Kind Regards.
Nov 23, 2015 at 1:34 AM
Edited Nov 23, 2015 at 1:38 AM
Hi Enigma,

Indeed it is clearly stated and indeed it says one or more, however my point was that with TrueCrypt the incorrect password/not really a volume was identified as only one of two things, wrong password or not a volume. With the simple implication to an attacker that there was a 50% chance they they were not even trying to mount an actual volume.

The VeraCrypt message, on the other hand, which coincidentally I also arrived at by both entering a wrong password and trying to mount a jpg image, has what I think are too many causes of the error message.

The wording of the message is clearly aimed at the actual, legitimate VeraCrypt user and is meant to be helpful by pointing out where you may be going wrong in your unsuccessful attempts to mount. Whereas the TrueCrypt message was kind of a "You're entering an incorrect password or this is not even a volume. Continue trying if you wish or just give up now."

As I originally stated, the VeraCrypt message just seems to me to be giving up too much information. Not literally but by implication.

As mentioned, the very first item on the list is that an improper password is being tried. Which is great for a legitimate user but indicates to an attacker that all that is needed is continued guessing. Only at the bottom of the multi-item list is "Perhaps this is not even a volume" listed.

Of course the wording at the very bottom is aimed at developers for debugging but it says "MountVolume", further implication of a volume trying to be mounted, the password is just wrong, so far.

It could just as easily say "0xFFDCBA49" to indicate to the developer the exact same thing.

Naturally, if this continues to cause me great angst, I can download the source code, polish up on my programming a little and change the error message myself so I won't lose sleep at night lol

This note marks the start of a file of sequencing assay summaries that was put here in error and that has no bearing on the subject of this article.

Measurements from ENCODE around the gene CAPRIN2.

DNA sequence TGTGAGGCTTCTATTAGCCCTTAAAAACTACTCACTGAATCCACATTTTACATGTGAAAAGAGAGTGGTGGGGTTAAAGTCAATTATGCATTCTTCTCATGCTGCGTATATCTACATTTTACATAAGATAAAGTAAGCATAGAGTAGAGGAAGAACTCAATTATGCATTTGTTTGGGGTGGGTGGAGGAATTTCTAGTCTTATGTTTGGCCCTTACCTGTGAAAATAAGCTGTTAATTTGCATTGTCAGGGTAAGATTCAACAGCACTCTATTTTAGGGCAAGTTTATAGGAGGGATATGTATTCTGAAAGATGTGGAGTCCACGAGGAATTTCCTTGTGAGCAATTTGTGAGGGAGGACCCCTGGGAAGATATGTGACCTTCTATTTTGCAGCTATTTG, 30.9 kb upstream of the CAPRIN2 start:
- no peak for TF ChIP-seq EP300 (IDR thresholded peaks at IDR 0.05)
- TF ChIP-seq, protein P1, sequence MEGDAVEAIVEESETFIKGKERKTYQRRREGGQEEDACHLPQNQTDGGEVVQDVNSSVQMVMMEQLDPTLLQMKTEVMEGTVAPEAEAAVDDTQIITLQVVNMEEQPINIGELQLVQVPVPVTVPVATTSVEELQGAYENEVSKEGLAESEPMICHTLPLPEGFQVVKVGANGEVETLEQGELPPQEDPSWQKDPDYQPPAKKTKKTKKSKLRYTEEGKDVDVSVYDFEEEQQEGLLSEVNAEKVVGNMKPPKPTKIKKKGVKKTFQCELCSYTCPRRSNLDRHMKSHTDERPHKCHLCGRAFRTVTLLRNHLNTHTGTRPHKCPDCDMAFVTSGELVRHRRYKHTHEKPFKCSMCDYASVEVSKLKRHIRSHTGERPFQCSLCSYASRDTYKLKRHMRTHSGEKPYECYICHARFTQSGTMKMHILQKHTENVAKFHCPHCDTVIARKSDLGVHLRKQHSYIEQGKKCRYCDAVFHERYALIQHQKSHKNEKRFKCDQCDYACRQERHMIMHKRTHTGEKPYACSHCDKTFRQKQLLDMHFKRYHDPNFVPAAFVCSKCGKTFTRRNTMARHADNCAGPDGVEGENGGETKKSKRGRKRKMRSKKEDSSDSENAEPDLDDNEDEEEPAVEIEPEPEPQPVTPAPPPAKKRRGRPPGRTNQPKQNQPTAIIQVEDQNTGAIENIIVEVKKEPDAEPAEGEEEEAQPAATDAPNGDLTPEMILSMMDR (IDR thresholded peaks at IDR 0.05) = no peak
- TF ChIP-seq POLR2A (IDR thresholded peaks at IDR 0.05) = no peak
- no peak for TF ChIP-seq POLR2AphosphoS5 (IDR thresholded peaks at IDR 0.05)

I don't mean to make a big deal of it, it's just that the comparison between the TrueCrypt and the VeraCrypt "Failed to mount because..." is quite a bit different and I was imagining to myself that I was trying to attack someone's encrypted volume and opened VeraCrypt for the first time on their machine, if I saw tha VeraCrypt style message, I would be encouraged, whereas if I saw the one offered by TrueCrypt, I'd probably just give up on the spot.

This was all brought about by me being lazy and had several TrueCrypt volumes that I hadn't converted to VeraCrypt yet (I have now, though. I didn't read the docs thoroughly enough and I didn't know it was as simple as a password change to convert them over) and I was getting the message frequently when not remembering to tick the 'TrueCrypt Mode' box or not. So I was flipping between TrueCrypt and VeraCrypt which was about as easy as trying to remember to check the box or not. Through so much habit, it was easy to remember which was which with TrueCrypt open.

Thank you for your input. It points out to me that I'm probably worrying over nothing. Like I said, if I was that worried about it, I could just change it myself. Which I won't, so subconsciously I apparently know it's no big deal. :)

As always